The Okapis Of Congo
Meet the okapi, an animal closely related to a zebra and a giraffe. The okapi bears stripes similar to those of zebras though it is most closely related to the giraffe.
The okapi is only found in the democratic republic of Congo in the north east region. Its scientific name is Okapia Johnstoni and together with the giraffe are the only living members of the Giraffidae.
The okapi is a beautiful unusual sensational animal that has long neck, and large, flexible upright ears that enable it catch slight sounds, helping the animal avoid trouble.
The hybrid has a height of about 1.5m and length 2.5 m length. It has a coat of chocolate to reddish brown, much in contrast with the white horizontal stripes and rings on the legs and white ankles.
The male okapis have short, hair-covered horns called ossicones, less than 15 cm (5.9 in) in length and it weighs 200 up to 300 kilograms.
Its stripes are similar to those of a zebra and all these body features serve as an effective camouflage in the dense vegetation.
Okapis are hard to find in the wild and are found in dense forests like the Ituri Forest in Congo.
Okapis live their lives as solitary animals and all come together to breed. The males usually migrate continuously while the females stay seated and are very much inactive. They are diurnal animals and are probably active for a few hours in the darkness.
The okapi is protective of its territory and only allows the females through to feed. During breeding, the males visit the female ranges.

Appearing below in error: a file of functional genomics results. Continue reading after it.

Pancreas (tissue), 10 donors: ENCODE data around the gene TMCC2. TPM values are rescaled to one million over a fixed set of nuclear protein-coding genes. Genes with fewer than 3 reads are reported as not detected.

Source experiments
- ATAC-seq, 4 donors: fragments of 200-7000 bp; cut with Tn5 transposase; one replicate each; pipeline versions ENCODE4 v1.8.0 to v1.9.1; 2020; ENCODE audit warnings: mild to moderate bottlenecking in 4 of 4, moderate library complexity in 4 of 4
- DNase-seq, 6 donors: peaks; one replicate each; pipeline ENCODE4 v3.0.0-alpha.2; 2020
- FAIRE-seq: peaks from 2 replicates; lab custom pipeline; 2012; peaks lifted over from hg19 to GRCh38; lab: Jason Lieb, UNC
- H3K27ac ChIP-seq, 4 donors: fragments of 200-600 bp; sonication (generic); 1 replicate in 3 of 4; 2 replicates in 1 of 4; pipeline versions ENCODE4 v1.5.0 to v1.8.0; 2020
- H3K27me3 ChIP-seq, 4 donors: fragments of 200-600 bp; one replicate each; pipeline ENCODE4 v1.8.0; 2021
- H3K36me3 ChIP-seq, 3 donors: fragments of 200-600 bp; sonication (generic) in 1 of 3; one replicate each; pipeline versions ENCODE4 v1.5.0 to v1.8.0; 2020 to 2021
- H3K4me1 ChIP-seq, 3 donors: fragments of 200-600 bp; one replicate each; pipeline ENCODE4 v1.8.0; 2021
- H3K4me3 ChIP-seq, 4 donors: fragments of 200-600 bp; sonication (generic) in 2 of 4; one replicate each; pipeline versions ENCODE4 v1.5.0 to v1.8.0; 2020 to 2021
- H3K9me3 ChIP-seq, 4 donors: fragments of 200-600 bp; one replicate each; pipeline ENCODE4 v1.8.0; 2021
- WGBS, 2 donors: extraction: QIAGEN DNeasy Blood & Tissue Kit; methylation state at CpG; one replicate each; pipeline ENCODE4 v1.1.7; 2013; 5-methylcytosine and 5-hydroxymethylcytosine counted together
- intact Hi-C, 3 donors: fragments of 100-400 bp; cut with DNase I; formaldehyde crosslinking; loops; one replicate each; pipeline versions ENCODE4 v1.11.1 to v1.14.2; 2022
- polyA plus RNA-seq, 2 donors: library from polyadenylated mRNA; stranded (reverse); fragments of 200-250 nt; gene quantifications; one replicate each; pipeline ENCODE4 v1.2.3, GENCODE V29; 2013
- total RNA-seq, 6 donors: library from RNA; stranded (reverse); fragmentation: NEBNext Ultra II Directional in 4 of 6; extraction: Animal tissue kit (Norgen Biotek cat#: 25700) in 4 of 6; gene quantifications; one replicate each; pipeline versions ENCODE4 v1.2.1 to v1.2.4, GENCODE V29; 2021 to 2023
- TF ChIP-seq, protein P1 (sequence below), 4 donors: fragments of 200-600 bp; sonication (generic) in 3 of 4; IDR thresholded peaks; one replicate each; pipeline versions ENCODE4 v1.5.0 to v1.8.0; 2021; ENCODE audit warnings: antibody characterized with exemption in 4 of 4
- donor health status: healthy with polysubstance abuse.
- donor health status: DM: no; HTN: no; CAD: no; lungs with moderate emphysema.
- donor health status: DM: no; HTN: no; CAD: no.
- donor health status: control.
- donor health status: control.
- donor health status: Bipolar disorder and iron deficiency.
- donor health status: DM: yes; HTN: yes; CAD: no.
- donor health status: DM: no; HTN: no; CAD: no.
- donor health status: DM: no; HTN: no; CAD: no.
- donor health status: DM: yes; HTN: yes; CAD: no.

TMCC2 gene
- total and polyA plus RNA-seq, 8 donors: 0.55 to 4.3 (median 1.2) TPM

They are calm animals though can kick and butt with its head to express aggression. Okapis are restricted to three sounds because of poorly developed vocal cords.
Bleating by the infants when in distress, moaning by females during courtship and chuffs as contact calls by both sexes. The leopard cart is the main predator threat of the okapis.
Okapis are mainly herbivores and feed on tree leaves and buds, grasses ferns and fruits. They are forest browsers eating 18 to 29 kilograms of leaves, twigs, and fruits each day and leaving a “pruning line” in the foliage.
Okapis have prehensile tongue to get food by pulling leaves from trees and into their mouth. The tongue is also an important grooming tool, helping to keep the velvety soft, short coat in tip-top shape.
Okapis have also been seen eating clay and burnt charcoal, probably for minerals. And just like giraffes, sheep, and goats, okapis are ruminants hence have four stomachs.
Female okapis become sexually mature at about the age of one and a half while males at 2 yrs. Okapis begin courtship by circling, licking and smelling each other.
After mounting and copulation, the gestation period is about 440 to 450 days after which a calf is born weighing 14-30 kg.
The udder of the female starts swelling for two months before discharges occur. The female eats the afterbirth and the can stand within 30 minutes of birth. The okapi can live up to 20 to 30 years.
The International Union for the Conservation of Nature and Natural Resources (IUCN) classifies the okapi as Endangered and it is fully protected under Congolese law.
Gazetted areas such as the Okapi Wildlife Reserve and Maiko National Park support huge populations. A small population occurs in the Virunga national park though in all areas they face threats of military insurgency e.g. in the Virunga area, habitat loss due to human settlement and lodging not forgetting hunting. Okapis can be experienced in a Congo gorilla safari in the Virunga’s.
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